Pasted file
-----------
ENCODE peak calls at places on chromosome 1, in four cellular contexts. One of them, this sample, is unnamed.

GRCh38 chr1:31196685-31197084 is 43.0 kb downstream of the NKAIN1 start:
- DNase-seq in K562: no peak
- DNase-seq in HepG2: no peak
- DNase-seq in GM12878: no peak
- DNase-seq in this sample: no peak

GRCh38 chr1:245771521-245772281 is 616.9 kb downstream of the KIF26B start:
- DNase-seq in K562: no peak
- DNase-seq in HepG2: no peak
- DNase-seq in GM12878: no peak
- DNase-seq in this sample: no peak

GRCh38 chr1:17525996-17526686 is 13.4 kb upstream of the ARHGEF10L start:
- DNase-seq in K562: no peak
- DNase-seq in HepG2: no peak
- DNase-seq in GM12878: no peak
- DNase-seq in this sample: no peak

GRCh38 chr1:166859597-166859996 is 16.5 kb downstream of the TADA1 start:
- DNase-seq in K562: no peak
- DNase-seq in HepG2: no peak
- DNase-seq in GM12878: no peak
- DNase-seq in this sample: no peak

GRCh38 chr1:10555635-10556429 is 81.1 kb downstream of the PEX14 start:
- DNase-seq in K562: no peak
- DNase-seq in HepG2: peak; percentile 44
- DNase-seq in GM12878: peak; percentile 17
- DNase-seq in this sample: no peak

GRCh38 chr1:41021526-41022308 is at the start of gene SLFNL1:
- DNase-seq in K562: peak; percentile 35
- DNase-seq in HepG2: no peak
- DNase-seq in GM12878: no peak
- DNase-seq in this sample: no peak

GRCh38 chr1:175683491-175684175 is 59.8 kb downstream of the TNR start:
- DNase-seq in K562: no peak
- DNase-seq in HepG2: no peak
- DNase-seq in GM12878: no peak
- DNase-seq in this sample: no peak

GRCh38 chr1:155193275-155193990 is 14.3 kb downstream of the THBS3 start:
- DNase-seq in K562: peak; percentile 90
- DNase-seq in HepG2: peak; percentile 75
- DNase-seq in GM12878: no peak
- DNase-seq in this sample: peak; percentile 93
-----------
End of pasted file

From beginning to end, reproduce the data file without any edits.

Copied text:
ENCODE peak calls at places on chromosome 1, in four cellular contexts. One of them, this sample, is unnamed.

GRCh38 chr1:31196685-31197084 is 43.0 kb downstream of the NKAIN1 start:
- DNase-seq in K562: no peak
- DNase-seq in HepG2: no peak
- DNase-seq in GM12878: no peak
- DNase-seq in this sample: no peak

GRCh38 chr1:245771521-245772281 is 616.9 kb downstream of the KIF26B start:
- DNase-seq in K562: no peak
- DNase-seq in HepG2: no peak
- DNase-seq in GM12878: no peak
- DNase-seq in this sample: no peak

GRCh38 chr1:17525996-17526686 is 13.4 kb upstream of the ARHGEF10L start:
- DNase-seq in K562: no peak
- DNase-seq in HepG2: no peak
- DNase-seq in GM12878: no peak
- DNase-seq in this sample: no peak

GRCh38 chr1:166859597-166859996 is 16.5 kb downstream of the TADA1 start:
- DNase-seq in K562: no peak
- DNase-seq in HepG2: no peak
- DNase-seq in GM12878: no peak
- DNase-seq in this sample: no peak

GRCh38 chr1:10555635-10556429 is 81.1 kb downstream of the PEX14 start:
- DNase-seq in K562: no peak
- DNase-seq in HepG2: peak; percentile 44
- DNase-seq in GM12878: peak; percentile 17
- DNase-seq in this sample: no peak

GRCh38 chr1:41021526-41022308 is at the start of gene SLFNL1:
- DNase-seq in K562: peak; percentile 35
- DNase-seq in HepG2: no peak
- DNase-seq in GM12878: no peak
- DNase-seq in this sample: no peak

GRCh38 chr1:175683491-175684175 is 59.8 kb downstream of the TNR start:
- DNase-seq in K562: no peak
- DNase-seq in HepG2: no peak
- DNase-seq in GM12878: no peak
- DNase-seq in this sample: no peak

GRCh38 chr1:155193275-155193990 is 14.3 kb downstream of the THBS3 start:
- DNase-seq in K562: peak; percentile 90
- DNase-seq in HepG2: peak; percentile 75
- DNase-seq in GM12878: no peak
- DNase-seq in this sample: peak; percentile 93